Sheryl Sandberg, COO as well as a director of Facebook (Nasdaq: FB), joined the parade of insiders who have cashed in on the company's public status. Last week, she sold shares valued at $7.44 millon after selling 353,000 shares.
She wasn't alone: Facebook General Counsel Ted Ullyot made $3.13 million selling 149,000 shares of the Menlo Park, Calif., company. And Chief Accounting Officer David Spillane took in $5.4 million when he sold 256,000 shares.
When the COO and the chief accounting officer sell, what kind of a signal does that send, especially after founding CEO Mark Zuckerberg, who collected more than $3.1 billion outright in the May 17 initial public offering, promised in September to sell no more shares for a year?
To be sure, officers of public companies are afforded certain windows to buy and sell company shares during the year, usually after an earnings report.
Facebook reported a third-quarter loss, the second consecutive loss as a public company -- $59 million, or 10 cents per share, compared with prior-year net income of $227 million, or 10 cents per share -- with most analysts projecting a fourth-quarter loss as well.
Shares of Facebook rose 12 cents to $21.30 in Monday trading, which means the price remains 44 percent below their IPO price of $38.
The insider Facebook filings were all reported to the U.S. Securities and Exchange Commission.
The trouble is all of Facebook's 4,331 employees have stock options, which come with so-called “lockups,” which expire in various months. They're handed the options as an incentive for working hard at the company.
This week alone, employees with options for 230 million shares see their lockups expire. In two weeks, another 800 million shares, including some held by Zuckerberg, 28, can be sold.
Hundreds of shareholders have already sued Facebook for misleading them in the IPO in class-action lawsuits that remain to be consolidated and assigned to a single U.S. District Court judge sometime next year. They claim the company misled them about its prospects and cite the sales by insiders in the IPO as proof they had advance warning.
After the IPO, several insiders no longer involved with management, notably co-founder Dustin Moskovitz and enterpreneur Peter Thiel, sold their entire stakes as Facebook shares swooned.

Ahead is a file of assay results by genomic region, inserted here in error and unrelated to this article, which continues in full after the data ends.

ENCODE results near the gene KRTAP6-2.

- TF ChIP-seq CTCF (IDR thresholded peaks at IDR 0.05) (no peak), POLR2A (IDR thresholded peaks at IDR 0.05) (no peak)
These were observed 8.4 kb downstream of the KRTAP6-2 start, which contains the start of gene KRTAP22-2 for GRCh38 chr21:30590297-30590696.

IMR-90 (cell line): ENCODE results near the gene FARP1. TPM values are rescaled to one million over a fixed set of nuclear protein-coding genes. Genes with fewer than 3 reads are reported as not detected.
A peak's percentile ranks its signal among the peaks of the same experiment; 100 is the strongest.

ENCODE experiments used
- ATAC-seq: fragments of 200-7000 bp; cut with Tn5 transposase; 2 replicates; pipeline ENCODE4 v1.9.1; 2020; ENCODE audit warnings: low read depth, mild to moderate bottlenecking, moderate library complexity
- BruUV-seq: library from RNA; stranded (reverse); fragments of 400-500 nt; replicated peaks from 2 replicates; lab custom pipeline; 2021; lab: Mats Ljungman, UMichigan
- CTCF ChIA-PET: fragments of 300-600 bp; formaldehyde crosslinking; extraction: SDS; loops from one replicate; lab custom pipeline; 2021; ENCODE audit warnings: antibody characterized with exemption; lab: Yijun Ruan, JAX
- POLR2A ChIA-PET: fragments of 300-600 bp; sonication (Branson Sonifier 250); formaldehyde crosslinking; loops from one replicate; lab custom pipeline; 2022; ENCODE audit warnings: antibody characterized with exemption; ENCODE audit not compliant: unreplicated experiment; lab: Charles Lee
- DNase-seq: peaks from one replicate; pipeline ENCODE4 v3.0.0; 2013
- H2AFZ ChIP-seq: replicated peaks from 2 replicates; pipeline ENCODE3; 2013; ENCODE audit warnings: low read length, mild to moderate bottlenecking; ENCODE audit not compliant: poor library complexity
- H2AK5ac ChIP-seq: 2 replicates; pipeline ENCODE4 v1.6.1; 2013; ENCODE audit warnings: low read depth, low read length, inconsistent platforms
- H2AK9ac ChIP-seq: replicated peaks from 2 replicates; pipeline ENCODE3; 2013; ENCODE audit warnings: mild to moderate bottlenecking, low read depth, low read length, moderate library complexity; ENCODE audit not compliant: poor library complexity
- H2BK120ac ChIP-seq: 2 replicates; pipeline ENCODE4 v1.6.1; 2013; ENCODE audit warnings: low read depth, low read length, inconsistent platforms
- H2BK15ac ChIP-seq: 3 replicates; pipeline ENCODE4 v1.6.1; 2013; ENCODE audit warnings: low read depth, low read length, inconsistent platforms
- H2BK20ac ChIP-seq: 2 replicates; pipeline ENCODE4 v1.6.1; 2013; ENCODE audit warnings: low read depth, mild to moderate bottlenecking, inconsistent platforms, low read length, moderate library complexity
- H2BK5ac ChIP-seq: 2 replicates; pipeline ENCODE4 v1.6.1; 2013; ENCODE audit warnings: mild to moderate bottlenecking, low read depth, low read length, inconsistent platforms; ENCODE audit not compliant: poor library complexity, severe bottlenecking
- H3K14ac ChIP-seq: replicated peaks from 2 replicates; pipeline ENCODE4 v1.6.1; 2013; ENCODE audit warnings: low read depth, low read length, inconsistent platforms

So the problem is that if there are an increasing number of Facebook shares outstanding, compared with this week's 2.17 billion, either the company has to start reporting decent earnings to whet investor appetites and attract institutional ownership or else watch its share price fall.
Or Facebook could use some of its $10.5 billion in cash and investments to buy back shares.
Currently, big institutions own only about 48 percent of the shares, unusually low for a technology company with good prospects. But the number is skewed because they include early investors such as Goldman Sachs & Co. (NYSE: GS), Morgan Stanley (NYSE: MS) and UBS (NYSE: UBS), which also earned huge fees from co-managing the IPO.
For a company to attract a value investor like Warren E. Buffett's Berkshire Hathaway Inc. (NYSE: BRK/A), directors and insiders will likely have to pledge to not sell shares for years. And Buffett will have to “understand” what Facebook does.
Last year, Berkshire became the biggest shareholder of International Business Machines Corp. (NYSE: IBM), because he claimed he understood its mission, liked the management and expected solid performance.
Berkshire now owns 5.83 percent of Armonk, N.Y.-based IBM, or 6,645,96 shares, trading at $193.65 on Monday, have gained 4 percent over the past year. Unlike Facebook, they also come with a quarterly dividend of 85 cents per share. That's $170 million pocketed by Berkshire so far this year alone!